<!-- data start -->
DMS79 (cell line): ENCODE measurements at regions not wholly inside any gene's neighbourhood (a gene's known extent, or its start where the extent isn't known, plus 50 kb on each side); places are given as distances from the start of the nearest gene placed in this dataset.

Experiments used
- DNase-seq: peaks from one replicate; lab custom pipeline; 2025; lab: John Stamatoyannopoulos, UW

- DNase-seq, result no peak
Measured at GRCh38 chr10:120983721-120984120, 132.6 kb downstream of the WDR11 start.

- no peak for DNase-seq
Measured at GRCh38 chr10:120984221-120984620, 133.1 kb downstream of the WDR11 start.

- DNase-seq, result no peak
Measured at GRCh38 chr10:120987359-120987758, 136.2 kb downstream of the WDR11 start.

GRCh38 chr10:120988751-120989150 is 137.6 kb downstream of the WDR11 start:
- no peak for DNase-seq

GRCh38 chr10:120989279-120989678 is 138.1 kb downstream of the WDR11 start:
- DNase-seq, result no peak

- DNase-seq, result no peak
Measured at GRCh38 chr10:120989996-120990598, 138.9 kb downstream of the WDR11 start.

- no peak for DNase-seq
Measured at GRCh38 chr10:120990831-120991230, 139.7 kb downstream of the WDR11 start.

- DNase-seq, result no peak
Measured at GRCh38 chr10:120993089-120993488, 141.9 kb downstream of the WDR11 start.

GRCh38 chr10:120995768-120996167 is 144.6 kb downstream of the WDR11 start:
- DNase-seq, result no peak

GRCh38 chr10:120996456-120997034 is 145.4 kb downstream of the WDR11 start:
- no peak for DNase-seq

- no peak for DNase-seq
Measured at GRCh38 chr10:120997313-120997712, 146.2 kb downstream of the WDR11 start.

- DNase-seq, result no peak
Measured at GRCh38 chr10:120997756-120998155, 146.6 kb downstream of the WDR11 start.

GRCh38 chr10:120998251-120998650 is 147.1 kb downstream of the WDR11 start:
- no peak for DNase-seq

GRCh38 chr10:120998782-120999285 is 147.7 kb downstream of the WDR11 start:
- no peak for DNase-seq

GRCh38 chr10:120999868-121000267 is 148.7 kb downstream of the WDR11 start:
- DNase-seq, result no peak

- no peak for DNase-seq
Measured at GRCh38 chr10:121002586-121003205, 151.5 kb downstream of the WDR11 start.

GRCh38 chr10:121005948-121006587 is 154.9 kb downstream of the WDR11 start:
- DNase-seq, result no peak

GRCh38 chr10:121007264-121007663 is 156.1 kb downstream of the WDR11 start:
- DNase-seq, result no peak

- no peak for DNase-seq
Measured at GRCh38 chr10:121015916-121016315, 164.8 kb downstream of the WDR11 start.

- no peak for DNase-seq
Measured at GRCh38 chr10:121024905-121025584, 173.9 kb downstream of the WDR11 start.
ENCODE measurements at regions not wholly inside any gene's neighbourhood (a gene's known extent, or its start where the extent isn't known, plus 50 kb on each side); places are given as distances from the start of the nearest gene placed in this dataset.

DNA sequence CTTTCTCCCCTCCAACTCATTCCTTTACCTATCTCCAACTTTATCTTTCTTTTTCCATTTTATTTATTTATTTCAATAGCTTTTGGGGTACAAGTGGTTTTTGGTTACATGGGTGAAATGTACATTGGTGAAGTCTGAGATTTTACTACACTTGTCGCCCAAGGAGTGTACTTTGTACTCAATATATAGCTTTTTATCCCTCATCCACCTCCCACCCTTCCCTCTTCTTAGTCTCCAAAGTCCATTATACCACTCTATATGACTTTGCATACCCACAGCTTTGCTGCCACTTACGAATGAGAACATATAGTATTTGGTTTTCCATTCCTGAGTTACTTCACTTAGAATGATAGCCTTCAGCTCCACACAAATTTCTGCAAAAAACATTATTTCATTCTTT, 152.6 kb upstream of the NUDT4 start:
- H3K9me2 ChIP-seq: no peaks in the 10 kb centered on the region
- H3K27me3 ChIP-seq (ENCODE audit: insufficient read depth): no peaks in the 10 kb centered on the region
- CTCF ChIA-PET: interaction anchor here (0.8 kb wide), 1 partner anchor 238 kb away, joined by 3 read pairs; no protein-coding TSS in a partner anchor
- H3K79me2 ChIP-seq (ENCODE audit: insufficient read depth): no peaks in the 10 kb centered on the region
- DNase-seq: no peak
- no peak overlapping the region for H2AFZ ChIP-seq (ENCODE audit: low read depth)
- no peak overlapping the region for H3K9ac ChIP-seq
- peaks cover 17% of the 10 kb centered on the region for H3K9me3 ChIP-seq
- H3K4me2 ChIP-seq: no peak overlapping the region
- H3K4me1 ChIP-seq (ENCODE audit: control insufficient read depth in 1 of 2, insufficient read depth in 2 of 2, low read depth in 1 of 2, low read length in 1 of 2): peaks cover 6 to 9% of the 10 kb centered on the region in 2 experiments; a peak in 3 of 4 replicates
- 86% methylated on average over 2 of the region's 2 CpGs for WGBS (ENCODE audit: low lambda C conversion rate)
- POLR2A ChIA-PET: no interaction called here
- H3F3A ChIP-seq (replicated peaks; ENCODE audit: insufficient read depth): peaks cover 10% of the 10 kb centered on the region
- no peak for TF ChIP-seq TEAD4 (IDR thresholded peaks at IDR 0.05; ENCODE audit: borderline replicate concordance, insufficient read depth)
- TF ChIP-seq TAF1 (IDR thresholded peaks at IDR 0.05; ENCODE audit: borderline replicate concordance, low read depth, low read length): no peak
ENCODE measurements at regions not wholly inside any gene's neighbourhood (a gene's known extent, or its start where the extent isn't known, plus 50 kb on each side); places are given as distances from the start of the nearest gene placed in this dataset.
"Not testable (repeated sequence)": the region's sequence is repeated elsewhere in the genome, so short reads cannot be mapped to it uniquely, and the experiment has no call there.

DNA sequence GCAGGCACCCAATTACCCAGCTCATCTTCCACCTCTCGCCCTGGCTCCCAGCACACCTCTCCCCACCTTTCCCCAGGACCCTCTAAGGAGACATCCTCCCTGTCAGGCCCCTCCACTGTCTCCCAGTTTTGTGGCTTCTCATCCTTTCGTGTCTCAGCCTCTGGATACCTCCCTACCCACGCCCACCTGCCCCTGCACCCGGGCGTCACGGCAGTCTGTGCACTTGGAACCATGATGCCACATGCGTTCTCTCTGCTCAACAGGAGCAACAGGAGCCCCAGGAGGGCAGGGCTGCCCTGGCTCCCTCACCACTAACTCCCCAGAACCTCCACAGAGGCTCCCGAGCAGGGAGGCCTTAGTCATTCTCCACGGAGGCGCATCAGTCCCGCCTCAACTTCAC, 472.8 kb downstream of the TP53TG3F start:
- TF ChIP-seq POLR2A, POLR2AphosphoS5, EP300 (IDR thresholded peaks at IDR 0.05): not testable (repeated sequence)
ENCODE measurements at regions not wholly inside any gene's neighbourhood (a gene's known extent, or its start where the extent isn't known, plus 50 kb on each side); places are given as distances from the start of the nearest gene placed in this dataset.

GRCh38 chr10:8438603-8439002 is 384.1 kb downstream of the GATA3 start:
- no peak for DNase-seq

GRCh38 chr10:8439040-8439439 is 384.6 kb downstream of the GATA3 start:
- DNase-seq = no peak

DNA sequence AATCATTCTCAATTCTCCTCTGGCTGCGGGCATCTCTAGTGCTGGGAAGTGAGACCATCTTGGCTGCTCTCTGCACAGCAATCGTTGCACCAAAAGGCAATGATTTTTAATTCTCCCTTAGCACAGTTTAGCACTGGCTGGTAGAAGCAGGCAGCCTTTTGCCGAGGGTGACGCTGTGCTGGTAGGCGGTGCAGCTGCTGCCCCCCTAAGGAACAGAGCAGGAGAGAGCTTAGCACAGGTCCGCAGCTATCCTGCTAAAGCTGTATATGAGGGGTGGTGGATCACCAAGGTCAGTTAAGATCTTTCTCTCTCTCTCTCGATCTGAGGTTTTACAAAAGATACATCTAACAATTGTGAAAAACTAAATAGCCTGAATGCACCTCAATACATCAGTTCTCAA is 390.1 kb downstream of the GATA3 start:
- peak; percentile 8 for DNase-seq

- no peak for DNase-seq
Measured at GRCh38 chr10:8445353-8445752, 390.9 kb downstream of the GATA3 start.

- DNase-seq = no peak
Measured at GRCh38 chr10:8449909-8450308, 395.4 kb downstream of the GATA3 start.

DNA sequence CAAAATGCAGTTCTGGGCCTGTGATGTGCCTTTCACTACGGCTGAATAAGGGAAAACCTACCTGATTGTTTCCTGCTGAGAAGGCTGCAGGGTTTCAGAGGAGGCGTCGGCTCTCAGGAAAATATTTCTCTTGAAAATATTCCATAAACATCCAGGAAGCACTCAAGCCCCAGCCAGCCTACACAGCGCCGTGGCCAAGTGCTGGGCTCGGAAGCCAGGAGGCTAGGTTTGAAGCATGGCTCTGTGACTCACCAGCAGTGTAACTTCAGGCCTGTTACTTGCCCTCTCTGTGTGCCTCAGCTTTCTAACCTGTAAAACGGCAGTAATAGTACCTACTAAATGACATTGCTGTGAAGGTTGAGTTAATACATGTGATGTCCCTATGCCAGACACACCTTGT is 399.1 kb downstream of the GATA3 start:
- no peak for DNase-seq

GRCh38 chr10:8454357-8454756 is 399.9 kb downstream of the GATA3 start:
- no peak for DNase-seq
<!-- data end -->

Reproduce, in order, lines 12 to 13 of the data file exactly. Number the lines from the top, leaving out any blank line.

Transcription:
GRCh38 chr10:120989279-120989678 is 138.1 kb downstream of the WDR11 start:
- DNase-seq, result no peak